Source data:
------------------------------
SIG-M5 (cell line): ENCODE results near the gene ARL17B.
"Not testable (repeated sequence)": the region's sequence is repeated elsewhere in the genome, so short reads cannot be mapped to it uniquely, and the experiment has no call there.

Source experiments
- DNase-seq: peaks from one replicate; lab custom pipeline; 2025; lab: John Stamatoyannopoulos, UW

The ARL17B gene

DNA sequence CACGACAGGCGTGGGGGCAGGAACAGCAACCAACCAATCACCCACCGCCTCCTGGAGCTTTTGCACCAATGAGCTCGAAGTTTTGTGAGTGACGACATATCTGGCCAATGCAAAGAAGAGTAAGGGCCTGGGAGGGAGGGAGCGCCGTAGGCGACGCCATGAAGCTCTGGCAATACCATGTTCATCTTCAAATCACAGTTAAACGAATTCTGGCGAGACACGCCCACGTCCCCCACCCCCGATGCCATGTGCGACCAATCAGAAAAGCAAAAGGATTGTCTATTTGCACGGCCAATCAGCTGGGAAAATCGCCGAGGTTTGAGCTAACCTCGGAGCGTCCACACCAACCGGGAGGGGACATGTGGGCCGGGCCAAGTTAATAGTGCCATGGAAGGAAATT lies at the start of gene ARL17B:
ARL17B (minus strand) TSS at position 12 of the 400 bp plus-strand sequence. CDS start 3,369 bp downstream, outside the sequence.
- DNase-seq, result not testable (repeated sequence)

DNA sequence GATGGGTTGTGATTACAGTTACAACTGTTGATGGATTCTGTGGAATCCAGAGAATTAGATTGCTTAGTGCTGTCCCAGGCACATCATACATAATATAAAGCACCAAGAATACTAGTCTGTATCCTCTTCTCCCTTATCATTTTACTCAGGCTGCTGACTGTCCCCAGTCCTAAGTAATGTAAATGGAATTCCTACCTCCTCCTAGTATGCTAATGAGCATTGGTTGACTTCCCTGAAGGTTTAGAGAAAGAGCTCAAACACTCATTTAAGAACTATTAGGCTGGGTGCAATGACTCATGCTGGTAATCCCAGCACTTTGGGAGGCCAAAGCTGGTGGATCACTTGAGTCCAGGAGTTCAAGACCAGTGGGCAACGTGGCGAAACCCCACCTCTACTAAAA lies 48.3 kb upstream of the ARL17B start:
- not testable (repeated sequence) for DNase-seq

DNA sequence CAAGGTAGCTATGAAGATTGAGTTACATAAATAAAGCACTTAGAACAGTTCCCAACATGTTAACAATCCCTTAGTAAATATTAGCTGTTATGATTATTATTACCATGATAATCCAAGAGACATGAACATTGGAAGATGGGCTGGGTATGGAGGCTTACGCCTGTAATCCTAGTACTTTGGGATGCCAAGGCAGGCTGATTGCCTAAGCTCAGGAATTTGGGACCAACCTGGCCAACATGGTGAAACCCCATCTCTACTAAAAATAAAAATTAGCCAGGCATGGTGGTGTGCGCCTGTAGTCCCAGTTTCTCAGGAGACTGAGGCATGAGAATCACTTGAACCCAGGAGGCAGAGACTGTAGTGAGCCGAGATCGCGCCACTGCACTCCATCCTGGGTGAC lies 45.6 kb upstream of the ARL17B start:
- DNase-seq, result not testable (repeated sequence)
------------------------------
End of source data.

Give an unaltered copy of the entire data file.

SIG-M5 (cell line): ENCODE results near the gene ARL17B.
"Not testable (repeated sequence)": the region's sequence is repeated elsewhere in the genome, so short reads cannot be mapped to it uniquely, and the experiment has no call there.

Source experiments
- DNase-seq: peaks from one replicate; lab custom pipeline; 2025; lab: John Stamatoyannopoulos, UW

The ARL17B gene

DNA sequence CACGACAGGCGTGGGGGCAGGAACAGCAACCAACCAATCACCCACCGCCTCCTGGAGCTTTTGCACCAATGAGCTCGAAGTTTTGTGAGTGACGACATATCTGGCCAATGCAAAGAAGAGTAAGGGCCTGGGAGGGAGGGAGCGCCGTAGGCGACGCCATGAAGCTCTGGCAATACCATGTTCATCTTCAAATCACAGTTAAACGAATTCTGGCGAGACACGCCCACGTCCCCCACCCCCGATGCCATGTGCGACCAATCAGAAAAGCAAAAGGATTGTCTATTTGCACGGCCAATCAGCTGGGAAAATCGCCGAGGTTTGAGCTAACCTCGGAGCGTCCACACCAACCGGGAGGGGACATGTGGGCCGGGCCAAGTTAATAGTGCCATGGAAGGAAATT lies at the start of gene ARL17B:
ARL17B (minus strand) TSS at position 12 of the 400 bp plus-strand sequence. CDS start 3,369 bp downstream, outside the sequence.
- DNase-seq, result not testable (repeated sequence)

DNA sequence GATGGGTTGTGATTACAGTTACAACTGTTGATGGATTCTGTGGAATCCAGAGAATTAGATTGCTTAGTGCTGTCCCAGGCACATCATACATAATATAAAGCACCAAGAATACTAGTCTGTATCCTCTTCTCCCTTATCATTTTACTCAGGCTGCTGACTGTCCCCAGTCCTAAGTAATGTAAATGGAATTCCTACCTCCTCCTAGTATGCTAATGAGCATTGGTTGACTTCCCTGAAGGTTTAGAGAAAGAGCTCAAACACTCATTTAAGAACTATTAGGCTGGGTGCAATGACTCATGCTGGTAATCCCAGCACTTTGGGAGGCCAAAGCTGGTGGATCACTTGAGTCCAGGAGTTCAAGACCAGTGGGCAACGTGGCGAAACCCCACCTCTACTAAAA lies 48.3 kb upstream of the ARL17B start:
- not testable (repeated sequence) for DNase-seq

DNA sequence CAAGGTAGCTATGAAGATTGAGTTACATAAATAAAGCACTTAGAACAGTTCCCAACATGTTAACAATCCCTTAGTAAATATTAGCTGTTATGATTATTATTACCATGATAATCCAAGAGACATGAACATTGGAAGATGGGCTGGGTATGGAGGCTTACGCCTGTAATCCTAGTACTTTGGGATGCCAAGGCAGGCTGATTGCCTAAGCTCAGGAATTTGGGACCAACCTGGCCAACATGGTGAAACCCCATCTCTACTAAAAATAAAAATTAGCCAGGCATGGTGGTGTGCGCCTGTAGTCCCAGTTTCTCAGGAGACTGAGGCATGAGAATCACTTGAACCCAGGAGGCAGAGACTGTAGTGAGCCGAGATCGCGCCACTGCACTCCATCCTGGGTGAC lies 45.6 kb upstream of the ARL17B start:
- DNase-seq, result not testable (repeated sequence)